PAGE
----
Well, folks, I hate to throw cold water on everyone’s party where street maps and satellite imagery are free through Google Maps, MSN Virtual Earth, etc. but I fear a backlash some day. Nothing is free, really. The current explosion of mapping applications through search engine stalwarts like Google, et. al. gives me pause. The street data from NAVTEQ and Tele Atlas wasn’t acquired at no cost; the satellite data from DigitalGlobe’s satellites and others wasn’t free; the mapping servers by Telcontar were not given to the search guys free of charge, and those nifty Pictometry visuals of buildings takes more than just someone with an Instamatic.
Now, we are led to believe that advertising will pay for all of this wonderful free stuff and it might, for a while. But eventually there must be some return to reality and the thought goes that advertising goes in cycles. Right now, internet advertising is increasingly taking away dollars from print publications (no problem here, especially from this publisher).
Today, the Wall Street Journal reports that AOL is switching some of its "paid" services to its "free" site in hopes of bolstering revenue through additional advertising. The article suggests that AOL will cannibalize some of its own revenue because members may feel like they can get most of their services for free now, such as email, news, etc.
Eventually, the chicken does come home to roost and I wonder just how long the gravy train will continue, if I can mix metaphors for a bit. Geospatial data such as street centerlines are expensive to acquire and maintain. If you buy an in-vehicle navigation system, you’ll pay $2000 or more. Want to buy a Garmin GPS for your car instead; it’s still $1000 or more. Go to Google to get a map…it’s free. Uh, wait a minute…it’s the same data. Am I just paying for the fact that no ads accompany the in-vehicle navigation system? Maybe, but sooner or later somebody is going to pay to get good data. Maybe that in-vehicle system will be free too because you’ll have to look at ads from Hilton or Marriott. Don’t laugh..it could happen…and soon.
But there is no bottomless pit for advertising spending. At the first sign of another economic downturn, the first thing to get cut is advertising dollars. Let’s see just how long "free" lasts then. It may be a "nickel a click" to get that map next time around.
by Joe Francica on 06/09 at 11:55 AM |
The first known request from Google of a website using Google Maps in breach of the terms of service appeared this week. The Gmerge application, which knits together Google Maps tiles, was the target. It appears the developers complied by posting the request to their site. ItТs interesting to note that to date Google has been reticent to comment on such hacks. An article from the Associated Press, widely reprinted today, highlighting Google Map hacks noted that Уdeclined to comment through a spokesman.Ф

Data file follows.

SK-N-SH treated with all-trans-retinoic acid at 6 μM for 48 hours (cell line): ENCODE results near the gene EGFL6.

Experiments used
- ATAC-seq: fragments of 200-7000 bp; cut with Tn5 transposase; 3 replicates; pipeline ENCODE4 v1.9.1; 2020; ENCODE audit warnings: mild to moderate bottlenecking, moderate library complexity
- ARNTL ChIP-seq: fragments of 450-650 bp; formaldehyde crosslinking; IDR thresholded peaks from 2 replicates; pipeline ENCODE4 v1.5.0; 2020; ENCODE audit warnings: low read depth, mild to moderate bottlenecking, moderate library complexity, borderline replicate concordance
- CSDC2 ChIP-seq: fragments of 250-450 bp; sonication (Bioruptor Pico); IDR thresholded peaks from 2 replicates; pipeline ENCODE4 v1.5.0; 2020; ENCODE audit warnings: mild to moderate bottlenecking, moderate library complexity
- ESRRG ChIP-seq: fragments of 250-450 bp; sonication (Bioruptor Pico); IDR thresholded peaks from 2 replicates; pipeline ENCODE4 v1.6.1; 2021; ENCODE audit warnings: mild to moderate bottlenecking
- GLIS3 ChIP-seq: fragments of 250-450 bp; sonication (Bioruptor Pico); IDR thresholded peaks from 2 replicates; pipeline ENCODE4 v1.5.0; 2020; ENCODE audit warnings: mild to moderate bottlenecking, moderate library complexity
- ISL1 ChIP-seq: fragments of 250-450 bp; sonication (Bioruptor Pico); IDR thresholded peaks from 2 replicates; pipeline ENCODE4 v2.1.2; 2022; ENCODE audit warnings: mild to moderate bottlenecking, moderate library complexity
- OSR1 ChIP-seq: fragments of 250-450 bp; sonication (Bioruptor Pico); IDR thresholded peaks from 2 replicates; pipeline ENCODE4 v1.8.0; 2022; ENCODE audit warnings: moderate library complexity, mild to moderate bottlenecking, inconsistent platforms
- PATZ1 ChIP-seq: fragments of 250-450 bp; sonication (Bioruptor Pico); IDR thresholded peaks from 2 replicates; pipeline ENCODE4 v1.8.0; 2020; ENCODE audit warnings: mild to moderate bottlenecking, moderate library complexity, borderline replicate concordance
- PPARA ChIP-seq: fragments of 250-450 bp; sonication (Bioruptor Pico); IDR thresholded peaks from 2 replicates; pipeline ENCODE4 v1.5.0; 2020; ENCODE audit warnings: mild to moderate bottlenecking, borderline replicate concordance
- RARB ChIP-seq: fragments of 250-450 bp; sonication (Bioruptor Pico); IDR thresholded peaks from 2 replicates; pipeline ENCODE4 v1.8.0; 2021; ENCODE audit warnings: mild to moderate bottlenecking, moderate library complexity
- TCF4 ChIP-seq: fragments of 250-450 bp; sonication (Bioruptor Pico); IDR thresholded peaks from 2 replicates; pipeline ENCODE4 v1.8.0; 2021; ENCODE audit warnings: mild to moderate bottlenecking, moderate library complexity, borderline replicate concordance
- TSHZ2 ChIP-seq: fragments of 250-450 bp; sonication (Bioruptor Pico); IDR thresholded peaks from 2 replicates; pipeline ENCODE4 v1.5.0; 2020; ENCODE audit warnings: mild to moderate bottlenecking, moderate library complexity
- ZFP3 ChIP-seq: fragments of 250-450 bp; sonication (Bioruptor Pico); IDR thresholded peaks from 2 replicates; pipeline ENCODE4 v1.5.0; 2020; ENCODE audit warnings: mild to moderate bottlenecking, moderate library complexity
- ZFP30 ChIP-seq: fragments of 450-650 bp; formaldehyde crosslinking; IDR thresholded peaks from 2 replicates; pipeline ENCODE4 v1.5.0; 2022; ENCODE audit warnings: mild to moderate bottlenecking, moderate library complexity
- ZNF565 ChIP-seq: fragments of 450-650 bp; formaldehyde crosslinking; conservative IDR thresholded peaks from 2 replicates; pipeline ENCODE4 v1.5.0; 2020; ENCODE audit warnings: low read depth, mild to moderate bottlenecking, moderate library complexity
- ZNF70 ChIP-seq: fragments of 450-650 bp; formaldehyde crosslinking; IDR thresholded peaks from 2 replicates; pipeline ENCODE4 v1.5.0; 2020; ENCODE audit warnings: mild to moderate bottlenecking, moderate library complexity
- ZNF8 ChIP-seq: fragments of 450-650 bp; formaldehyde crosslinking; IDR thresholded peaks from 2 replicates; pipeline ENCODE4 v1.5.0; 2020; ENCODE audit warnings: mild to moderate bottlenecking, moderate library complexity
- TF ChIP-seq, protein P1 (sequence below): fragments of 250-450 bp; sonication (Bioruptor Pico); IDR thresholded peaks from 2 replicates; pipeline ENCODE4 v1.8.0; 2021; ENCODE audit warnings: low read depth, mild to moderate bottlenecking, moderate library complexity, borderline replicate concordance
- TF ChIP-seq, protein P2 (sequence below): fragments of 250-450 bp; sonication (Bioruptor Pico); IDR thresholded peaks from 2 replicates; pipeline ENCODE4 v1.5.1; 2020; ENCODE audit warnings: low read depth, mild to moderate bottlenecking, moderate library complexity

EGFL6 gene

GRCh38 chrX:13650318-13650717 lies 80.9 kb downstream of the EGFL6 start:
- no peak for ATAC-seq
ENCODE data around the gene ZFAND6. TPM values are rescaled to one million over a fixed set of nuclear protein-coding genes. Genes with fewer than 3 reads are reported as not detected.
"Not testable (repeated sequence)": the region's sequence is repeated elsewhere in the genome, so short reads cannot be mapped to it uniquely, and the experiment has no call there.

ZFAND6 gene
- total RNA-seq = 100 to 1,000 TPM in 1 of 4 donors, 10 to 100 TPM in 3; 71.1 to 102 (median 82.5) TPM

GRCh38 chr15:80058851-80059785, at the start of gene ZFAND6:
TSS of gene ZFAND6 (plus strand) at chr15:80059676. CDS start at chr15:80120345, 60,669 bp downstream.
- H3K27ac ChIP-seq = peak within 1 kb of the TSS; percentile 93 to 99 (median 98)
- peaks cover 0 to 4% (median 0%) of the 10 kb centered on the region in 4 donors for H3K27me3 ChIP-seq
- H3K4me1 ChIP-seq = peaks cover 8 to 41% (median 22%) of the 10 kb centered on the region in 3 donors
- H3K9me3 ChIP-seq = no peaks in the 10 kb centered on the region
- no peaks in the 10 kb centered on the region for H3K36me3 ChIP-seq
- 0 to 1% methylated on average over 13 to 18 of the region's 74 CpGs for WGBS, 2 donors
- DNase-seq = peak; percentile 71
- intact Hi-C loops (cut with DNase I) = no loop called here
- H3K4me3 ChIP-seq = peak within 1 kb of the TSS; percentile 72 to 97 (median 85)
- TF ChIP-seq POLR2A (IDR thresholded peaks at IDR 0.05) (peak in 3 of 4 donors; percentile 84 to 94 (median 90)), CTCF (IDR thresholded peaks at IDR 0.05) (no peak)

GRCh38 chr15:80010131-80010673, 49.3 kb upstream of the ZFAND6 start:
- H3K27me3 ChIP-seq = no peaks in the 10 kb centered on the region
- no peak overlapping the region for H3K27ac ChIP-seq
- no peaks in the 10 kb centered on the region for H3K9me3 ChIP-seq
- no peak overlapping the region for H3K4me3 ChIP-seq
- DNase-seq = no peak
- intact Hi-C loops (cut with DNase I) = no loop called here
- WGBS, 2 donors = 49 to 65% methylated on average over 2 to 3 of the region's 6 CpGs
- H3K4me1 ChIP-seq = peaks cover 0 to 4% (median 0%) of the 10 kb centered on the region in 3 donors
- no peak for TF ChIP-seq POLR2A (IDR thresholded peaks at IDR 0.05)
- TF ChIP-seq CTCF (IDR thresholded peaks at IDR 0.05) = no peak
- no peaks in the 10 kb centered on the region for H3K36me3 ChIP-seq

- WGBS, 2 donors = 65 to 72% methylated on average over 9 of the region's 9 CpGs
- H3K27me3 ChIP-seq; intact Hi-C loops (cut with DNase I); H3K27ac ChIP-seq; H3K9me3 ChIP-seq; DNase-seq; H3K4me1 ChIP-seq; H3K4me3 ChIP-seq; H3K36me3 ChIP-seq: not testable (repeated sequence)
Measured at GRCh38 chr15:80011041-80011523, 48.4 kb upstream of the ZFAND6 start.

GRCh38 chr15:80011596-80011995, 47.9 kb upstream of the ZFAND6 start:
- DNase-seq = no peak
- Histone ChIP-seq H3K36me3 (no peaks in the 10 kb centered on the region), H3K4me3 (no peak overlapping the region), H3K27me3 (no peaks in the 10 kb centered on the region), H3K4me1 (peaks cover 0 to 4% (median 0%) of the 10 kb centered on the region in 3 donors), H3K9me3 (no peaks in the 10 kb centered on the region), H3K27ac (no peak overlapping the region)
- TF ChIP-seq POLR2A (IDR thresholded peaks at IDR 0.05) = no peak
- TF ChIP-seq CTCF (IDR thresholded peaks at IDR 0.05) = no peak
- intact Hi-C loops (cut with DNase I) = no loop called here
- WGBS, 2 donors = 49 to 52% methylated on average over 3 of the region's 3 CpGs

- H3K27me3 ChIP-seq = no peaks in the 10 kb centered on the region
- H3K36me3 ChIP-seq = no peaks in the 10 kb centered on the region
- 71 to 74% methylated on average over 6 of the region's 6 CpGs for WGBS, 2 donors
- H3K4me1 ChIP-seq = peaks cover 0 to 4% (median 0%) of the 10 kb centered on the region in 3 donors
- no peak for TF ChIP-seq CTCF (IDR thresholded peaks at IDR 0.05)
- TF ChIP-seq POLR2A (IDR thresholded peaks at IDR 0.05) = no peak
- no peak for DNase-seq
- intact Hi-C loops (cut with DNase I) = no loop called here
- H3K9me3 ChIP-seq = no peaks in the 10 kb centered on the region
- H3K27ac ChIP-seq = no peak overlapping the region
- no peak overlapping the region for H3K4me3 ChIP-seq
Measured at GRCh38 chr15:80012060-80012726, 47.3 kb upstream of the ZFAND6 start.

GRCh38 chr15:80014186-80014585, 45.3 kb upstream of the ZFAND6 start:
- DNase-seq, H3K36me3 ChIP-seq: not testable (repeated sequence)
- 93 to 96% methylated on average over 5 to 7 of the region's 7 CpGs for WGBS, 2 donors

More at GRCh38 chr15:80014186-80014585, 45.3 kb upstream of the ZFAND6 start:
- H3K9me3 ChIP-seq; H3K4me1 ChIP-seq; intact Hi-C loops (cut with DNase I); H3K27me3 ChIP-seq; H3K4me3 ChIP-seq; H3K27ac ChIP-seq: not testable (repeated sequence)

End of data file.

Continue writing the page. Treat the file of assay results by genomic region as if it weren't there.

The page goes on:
by Adena Schutzberg on 06/09 at 09:19 AM |
It’s time to be selfish about LBS, so forget leaving messages for friends in the ether. Instead, leave messages for yourself! A PhD student at The University of Minnesota has developed a system that will send either an SMS message or play a pre recorded call if the user gets within ╜ mile of the location where it was “left.” We all leave messages in time for ourselves via Palm Pilots or desktop calendars. Now, we can leave them in space. This is far more appealing to me than push advertising or even reading other people’s reviews in the ether. Why? It’s all about me! Via TheFeature.
by Adena Schutzberg on 06/09 at 07:14 AM |
MapQuest made an announcement about print expansion last week. This week an editorial in Investor’s Business Daily highlights some interesting facts on the company:
- The company “plans to offer a turn-by-turn direction service using GPS inside cell phones later this year. It has not said which carriers will offer the service.”
- Its $4/month service to get maps sent to their cell phones has about 200,000 users.
Ok, so maybe MapQuest is not out of the game yet…but it seems to be lagging behind.
by Adena Schutzberg on 06/09 at 07:12 AM |
SiliconValleyWatcher reports that Google is looking to tweak its latest data capture technology aimed at supporting local advertising. “Google plans to use trucks equipped with lasers and digital photographic equipment to create a realistic 3D online version of San Francisco, and eventually other major US cities.” The technology challenge is capturing the data in one pass, not two to pull out things/people that obscure the buildings and features.
The idea is that it’ll be better than the existing orthos and draped images of Keyhole. And, it’ll go up against A9’s front on pictures and I suppose the Pictometry imagery slated for MSN’s Virtual Earth. It seems to me there’s been an interest in this whole “realistic 3D city” stuff for some time. I recall Bentley putting together ModelCity Philadelphia in 1997. And, many video games have realistic 3D flythroughs. I suppose the difference is that there will be a formal consistent collection method and hopefully, timely updates.
by Adena Schutzberg on 06/09 at 07:10 AM |